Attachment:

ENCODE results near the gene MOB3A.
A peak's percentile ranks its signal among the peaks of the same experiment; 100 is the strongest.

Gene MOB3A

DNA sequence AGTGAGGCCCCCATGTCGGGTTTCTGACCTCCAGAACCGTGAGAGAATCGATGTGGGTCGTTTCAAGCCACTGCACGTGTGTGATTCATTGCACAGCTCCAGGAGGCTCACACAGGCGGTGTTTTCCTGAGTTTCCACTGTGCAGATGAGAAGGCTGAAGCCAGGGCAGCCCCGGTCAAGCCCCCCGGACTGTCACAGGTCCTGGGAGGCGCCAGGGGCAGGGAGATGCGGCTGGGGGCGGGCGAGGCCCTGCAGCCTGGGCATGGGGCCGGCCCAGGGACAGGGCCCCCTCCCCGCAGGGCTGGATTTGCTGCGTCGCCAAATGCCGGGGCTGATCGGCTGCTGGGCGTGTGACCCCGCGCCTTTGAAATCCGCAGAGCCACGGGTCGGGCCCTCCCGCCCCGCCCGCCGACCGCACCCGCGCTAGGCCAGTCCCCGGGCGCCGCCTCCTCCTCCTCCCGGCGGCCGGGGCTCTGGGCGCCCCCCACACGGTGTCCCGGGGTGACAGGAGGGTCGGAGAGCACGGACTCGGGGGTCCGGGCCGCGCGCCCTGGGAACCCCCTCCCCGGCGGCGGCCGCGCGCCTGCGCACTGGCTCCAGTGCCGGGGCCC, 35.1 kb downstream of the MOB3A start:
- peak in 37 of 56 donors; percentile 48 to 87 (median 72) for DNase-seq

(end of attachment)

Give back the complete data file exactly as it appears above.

ENCODE results near the gene MOB3A.
A peak's percentile ranks its signal among the peaks of the same experiment; 100 is the strongest.

Gene MOB3A

DNA sequence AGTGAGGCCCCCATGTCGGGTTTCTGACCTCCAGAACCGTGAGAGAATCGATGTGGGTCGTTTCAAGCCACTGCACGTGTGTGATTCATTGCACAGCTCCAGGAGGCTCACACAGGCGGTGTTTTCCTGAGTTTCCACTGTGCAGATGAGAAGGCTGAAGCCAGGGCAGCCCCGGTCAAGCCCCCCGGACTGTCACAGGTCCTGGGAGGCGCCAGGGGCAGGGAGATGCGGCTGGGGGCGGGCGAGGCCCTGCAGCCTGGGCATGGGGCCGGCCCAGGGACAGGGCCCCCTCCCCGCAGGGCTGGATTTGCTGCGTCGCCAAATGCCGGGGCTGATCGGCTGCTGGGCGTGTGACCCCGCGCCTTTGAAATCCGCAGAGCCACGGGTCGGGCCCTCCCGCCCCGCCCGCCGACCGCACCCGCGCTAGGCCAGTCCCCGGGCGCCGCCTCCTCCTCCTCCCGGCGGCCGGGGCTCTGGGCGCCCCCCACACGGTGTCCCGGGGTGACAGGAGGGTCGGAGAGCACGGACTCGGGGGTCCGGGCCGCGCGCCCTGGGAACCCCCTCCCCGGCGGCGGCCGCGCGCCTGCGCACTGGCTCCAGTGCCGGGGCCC, 35.1 kb downstream of the MOB3A start:
- peak in 37 of 56 donors; percentile 48 to 87 (median 72) for DNase-seq